a prima facie case of discrimination, the burden shifts to the County to articulate a legitimate,
non-discriminatory reason for terminating Mr. Strong, and Mr. Strong must then be able to show
that this proffered reason is pretext for discrimination.
The County asserts that Mr. Strong was terminated due to an elimination of the building
commissioner position when the Building Department was consolidated with the Planning
Commission, and the consolidation occurred in response to County budget cuts. Additionally,
the County says it chose to retain Mr. Taylor to perform the combined role of building inspector
and zoning administrator based upon his seniority and construction experience. The County
asserts that it terminated Mr. Strong only after he refused to take the buyout, because there were
no other positions that he was able or willing to perform for the remainder of 2010, including his
unwillingness to fill in for Mr. Taylor during his vacation. Thus, the County has met its burden
under McDonnell Douglas, and Mr. Strong must show that this reason is pretext for
In order to show that the County’s proffered reason is pretext for discrimination, Mr.
Strong must show that (a) the County’s nondiscriminatory reasons were dishonest, and (b) its
true reasons were based upon a discriminatory intent. Fischer v. Avande, Inc., 519 F.3d 393, 403
(7th Cir. 2008). An employee must do more than make bare assertions and speculations that the
reasons given were used to conceal discrimination. Winsley v. Cook Cnty., 563 F.3d 598, 605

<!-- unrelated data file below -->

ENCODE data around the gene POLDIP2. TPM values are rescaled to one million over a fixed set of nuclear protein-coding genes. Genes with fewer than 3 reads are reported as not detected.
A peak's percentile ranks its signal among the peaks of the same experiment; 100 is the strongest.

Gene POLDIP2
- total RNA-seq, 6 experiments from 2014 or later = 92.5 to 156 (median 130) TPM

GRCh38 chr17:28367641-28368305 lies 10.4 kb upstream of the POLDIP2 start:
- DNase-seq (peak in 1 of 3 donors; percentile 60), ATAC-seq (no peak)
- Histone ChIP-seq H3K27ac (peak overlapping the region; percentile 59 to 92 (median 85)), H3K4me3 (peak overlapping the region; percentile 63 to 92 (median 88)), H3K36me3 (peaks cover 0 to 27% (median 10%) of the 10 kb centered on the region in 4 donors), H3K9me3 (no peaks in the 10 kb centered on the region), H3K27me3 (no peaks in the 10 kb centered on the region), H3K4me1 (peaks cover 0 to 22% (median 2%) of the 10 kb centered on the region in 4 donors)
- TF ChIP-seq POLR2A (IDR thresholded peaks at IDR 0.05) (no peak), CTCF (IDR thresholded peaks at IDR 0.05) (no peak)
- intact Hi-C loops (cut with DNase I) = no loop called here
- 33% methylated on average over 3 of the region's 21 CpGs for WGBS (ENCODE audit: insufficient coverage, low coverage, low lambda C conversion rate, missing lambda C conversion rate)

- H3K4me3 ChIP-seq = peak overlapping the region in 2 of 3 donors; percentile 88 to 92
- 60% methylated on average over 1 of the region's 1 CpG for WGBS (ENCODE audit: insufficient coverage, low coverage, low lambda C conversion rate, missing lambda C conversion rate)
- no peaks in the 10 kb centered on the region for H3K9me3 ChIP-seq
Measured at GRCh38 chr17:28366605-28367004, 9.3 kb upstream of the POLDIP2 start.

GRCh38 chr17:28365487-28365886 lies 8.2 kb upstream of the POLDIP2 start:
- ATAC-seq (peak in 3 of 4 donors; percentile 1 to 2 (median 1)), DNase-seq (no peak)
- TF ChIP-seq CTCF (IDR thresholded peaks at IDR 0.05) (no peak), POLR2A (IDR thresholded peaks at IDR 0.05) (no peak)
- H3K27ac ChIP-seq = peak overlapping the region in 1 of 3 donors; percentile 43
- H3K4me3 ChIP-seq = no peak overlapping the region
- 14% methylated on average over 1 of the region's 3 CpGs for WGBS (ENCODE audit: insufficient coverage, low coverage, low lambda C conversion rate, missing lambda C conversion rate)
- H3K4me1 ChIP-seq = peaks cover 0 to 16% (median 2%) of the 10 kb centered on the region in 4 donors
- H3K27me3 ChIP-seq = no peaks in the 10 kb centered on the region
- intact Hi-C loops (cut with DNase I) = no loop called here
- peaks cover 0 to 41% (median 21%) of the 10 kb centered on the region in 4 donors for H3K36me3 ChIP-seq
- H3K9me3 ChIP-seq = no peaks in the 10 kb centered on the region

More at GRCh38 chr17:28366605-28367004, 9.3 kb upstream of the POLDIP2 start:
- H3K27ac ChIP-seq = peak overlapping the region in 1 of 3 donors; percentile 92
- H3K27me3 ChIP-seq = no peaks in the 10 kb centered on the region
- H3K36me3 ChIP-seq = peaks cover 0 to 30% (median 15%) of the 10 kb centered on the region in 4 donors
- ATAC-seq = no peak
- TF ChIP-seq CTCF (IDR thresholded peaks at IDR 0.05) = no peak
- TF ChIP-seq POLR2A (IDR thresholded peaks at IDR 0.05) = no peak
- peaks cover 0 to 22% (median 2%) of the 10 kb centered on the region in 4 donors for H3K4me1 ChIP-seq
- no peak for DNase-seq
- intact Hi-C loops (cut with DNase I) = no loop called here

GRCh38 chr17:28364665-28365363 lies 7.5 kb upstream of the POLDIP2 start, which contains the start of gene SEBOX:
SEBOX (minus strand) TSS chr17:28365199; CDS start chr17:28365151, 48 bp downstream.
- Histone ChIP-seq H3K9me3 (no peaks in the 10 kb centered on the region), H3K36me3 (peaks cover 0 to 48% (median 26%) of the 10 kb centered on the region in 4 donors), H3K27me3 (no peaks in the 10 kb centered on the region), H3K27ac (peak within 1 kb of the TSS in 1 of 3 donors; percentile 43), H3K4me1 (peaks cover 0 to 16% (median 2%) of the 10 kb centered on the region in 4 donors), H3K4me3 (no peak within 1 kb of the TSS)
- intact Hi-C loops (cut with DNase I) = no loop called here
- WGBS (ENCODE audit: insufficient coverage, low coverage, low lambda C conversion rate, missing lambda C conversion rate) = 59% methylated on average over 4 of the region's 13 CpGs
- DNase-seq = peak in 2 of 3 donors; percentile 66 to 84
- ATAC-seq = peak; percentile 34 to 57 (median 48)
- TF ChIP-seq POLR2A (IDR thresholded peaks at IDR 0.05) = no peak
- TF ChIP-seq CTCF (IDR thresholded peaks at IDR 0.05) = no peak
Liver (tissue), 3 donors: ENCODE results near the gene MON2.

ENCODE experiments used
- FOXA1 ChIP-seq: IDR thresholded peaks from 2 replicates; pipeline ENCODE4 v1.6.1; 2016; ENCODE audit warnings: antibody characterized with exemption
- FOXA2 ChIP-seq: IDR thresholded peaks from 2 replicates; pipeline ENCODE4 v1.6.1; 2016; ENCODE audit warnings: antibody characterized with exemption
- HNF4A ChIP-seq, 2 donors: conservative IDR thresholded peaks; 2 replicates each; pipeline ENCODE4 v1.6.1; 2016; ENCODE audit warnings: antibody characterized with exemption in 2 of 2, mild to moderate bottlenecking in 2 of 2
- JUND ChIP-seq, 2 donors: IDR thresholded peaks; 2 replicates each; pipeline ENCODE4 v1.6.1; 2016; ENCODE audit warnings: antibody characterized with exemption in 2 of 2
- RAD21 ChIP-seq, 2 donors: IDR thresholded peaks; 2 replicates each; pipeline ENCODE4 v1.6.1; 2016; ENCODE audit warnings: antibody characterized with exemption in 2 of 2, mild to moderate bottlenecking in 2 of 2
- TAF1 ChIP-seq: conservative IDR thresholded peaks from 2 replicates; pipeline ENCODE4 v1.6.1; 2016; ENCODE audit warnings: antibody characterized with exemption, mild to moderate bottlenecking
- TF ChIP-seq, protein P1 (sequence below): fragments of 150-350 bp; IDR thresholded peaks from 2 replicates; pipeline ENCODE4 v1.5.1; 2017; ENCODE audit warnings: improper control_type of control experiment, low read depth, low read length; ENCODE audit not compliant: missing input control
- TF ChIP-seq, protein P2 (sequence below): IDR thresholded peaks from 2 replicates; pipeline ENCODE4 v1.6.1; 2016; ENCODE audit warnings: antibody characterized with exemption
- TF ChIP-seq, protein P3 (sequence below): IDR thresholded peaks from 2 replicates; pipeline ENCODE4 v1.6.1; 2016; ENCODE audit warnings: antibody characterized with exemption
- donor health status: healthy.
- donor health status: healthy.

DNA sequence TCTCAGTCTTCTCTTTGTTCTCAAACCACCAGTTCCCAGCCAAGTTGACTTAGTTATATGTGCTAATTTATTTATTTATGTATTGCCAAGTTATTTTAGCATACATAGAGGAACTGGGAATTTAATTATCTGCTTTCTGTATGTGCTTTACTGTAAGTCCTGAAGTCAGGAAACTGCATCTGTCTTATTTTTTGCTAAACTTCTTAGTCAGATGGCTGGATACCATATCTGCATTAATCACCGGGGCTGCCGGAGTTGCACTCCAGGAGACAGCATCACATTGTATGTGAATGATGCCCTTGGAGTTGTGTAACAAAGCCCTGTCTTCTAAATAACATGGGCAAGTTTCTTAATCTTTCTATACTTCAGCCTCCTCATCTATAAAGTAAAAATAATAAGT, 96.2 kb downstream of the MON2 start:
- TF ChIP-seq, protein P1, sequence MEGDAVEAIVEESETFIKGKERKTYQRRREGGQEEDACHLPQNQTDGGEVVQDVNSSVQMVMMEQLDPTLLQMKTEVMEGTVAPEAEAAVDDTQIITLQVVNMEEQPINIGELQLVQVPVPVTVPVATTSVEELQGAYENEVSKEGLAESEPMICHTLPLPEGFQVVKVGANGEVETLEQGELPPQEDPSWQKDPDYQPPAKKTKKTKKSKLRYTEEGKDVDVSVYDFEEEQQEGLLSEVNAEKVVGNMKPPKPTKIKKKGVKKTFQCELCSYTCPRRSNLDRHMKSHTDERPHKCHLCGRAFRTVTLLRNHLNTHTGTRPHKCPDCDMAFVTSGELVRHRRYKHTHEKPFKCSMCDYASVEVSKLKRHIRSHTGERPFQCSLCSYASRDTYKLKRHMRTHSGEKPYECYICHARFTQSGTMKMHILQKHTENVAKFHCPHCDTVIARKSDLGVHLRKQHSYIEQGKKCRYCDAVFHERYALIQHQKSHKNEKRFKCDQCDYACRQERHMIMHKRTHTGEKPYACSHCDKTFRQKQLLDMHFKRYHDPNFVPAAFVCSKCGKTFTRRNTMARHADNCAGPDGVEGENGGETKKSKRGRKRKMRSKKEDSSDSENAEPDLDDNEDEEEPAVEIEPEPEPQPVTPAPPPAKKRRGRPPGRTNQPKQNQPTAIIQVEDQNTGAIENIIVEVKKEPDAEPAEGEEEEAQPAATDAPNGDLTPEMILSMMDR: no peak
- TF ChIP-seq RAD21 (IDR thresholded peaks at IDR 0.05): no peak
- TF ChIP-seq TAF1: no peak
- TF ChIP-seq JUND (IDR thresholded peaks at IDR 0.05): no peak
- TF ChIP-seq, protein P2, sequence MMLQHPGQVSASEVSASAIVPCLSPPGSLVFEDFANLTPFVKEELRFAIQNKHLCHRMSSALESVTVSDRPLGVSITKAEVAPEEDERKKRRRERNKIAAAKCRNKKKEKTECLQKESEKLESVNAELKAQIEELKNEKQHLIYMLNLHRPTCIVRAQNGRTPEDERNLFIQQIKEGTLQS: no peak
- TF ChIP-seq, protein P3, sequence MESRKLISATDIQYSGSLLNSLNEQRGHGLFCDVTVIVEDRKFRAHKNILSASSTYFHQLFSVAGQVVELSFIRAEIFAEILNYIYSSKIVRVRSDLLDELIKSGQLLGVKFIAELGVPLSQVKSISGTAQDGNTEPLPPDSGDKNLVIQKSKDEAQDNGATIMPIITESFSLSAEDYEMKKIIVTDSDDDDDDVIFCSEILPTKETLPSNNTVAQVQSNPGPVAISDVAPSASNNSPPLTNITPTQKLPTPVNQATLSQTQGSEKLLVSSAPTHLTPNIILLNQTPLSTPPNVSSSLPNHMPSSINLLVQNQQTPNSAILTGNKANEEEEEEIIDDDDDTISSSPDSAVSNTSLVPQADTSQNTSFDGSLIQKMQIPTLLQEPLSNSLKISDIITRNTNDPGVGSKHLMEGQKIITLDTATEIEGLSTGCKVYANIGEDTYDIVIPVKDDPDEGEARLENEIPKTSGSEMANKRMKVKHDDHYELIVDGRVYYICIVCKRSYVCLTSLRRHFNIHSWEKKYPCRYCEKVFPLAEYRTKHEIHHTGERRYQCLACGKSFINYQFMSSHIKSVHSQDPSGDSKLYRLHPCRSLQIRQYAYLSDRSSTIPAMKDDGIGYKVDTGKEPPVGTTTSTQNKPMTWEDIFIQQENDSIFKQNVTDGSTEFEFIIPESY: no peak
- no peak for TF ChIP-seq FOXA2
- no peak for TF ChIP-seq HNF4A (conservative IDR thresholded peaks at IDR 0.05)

(7th Cir. 2009). Mr. Strong must “identify such weaknesses, implausibilities, inconsistencies, or
contradictions in [defendant’s] proffered reasons that a reasonable person could find them
unworthy of credence and hence infer that [defendant] did not act for the asserted nondiscriminatory reasons.” Boumehdi v. Plastag Holdings, LLC, 489 F.3d 781, 792 (7th Cir.
2007). The only admissible evidence that Mr. Strong puts forth to support his assertion that the
reasons given for his termination were pretext are the alleged unlawfulness of his transfer to the
probation department, his assertion that the Building Department did not actually close until
January 2011, and an e-mail from Human Resources Director Amy Hall in which Mr. Strong
asserts that she gave shifting explanations for his change in employment status. Notwithstanding
these assertions, Mr. Strong does not present any evidence that would link any of the actions
taken by the County to his race, aside from his own speculation. With regard to the email from
Ms. Hall that Mr. Strong argues shows shifting explanations for his position change, the email